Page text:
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Howard S Hock, Lee A Gilroy; The perception of apparent motion between two element locations depends on the multiplicative combination of background-relative luminance changes. Journal of Vision 2003;3(9):534. doi: 10.1167/3.9.534.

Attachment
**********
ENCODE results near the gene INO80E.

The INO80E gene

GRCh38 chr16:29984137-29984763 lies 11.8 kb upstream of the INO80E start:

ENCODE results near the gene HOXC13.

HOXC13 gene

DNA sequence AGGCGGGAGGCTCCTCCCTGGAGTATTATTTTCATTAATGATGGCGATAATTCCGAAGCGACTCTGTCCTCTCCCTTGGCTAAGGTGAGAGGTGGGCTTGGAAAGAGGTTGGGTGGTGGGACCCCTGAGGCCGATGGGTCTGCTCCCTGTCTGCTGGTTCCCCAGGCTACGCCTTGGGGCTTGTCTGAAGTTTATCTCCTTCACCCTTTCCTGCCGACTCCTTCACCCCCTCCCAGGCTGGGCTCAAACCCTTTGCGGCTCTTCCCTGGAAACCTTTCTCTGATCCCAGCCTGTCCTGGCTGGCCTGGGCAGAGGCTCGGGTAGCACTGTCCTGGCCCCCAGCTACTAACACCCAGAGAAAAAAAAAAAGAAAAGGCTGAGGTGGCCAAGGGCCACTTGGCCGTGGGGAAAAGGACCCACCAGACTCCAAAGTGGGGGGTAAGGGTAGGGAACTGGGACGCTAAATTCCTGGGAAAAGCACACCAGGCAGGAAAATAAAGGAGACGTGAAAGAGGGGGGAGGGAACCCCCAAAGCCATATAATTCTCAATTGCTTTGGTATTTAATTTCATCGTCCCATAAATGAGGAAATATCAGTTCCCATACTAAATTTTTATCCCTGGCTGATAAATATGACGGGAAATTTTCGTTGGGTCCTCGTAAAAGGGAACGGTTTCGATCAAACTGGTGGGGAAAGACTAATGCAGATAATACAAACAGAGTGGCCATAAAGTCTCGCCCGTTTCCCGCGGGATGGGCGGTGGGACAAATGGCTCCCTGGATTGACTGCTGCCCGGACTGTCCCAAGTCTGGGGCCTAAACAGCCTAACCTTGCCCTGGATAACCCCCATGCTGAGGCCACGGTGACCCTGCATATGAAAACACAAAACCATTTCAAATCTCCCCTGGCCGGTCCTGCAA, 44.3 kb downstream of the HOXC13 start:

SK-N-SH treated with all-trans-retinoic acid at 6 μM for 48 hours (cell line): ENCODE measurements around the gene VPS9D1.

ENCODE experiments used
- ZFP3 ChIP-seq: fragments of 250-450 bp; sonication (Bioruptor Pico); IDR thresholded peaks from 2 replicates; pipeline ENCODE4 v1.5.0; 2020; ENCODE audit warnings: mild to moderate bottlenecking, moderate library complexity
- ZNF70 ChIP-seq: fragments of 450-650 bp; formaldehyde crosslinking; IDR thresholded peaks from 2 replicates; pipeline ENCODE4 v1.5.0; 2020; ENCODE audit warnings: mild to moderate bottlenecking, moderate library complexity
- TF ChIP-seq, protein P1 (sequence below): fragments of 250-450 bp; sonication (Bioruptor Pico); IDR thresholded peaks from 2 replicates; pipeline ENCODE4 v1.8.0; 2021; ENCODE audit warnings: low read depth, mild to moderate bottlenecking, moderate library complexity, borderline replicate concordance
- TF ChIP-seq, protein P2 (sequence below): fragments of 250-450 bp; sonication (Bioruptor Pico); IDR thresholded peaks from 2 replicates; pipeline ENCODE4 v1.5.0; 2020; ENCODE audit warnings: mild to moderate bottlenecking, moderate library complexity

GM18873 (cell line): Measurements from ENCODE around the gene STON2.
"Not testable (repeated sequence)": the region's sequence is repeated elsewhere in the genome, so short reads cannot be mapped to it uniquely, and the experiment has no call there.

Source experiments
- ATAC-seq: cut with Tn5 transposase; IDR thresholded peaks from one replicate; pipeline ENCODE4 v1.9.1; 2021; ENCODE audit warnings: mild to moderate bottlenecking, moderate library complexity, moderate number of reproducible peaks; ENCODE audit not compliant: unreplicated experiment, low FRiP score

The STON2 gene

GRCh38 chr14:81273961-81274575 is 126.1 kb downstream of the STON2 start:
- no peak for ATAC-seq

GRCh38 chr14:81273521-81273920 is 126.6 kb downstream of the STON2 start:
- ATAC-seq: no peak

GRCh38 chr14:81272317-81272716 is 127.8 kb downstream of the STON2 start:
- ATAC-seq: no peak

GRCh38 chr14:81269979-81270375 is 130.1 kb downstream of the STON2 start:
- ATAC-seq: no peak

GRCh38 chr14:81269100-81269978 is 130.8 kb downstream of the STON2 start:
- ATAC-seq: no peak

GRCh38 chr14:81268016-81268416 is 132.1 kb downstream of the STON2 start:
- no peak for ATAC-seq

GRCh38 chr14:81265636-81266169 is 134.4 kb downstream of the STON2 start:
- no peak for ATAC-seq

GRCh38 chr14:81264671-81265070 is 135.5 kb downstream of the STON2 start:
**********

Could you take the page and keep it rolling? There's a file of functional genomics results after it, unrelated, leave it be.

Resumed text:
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Hock, Gilroy & Harnett (2002) have shown that counter-changing luminance provides the informational basis for the perception of luminance defined, single-element apparent motion (AM). That is, irrespective of the presence of Fourier-based, 1st-order motion energy, AM is perceived only when the luminance at one element location changes toward the luminance of the background and the luminance at a second element location changes away from the luminance of its background. The purpose of the experiments reported here was to determine whether the effects of the oppositional luminance changes at each element location are combined multiplicatively, as in various forms of Reichardt's correlational model, or additively, as in Adelson & Bergen's motion energy model. The experiments are based on the generalized version of back-and-forth AM between two locations; elements are simultaneously visible at both locations and their luminance values change in opposite background-relative directions. Whether or not motion is perceived depends on the magnitude of the background-relative luminance change (BRLC) (Hock, Kogan & Espinoza, 1997). In this study, the BRLC value at each element location was varied independently; e.g., it might be larger for one element than the other during some trials, similar in magnitude for both elements during other trials, and so on. The likelihood of motion being perceived was best predicted by the product of the BRLC values, much less so by their sum. This evidence for perception of AM depending on the multiplicative combination of activation changes at nearby element locations is consistent with the Reichardt correlational formulation, but the perception of motion when luminance simultaneously changes at both locations (in opposite background-relative directions) is inconsistent with the “delay-and-multiply” principle that defines standard- and elaborated-Reichardt models.
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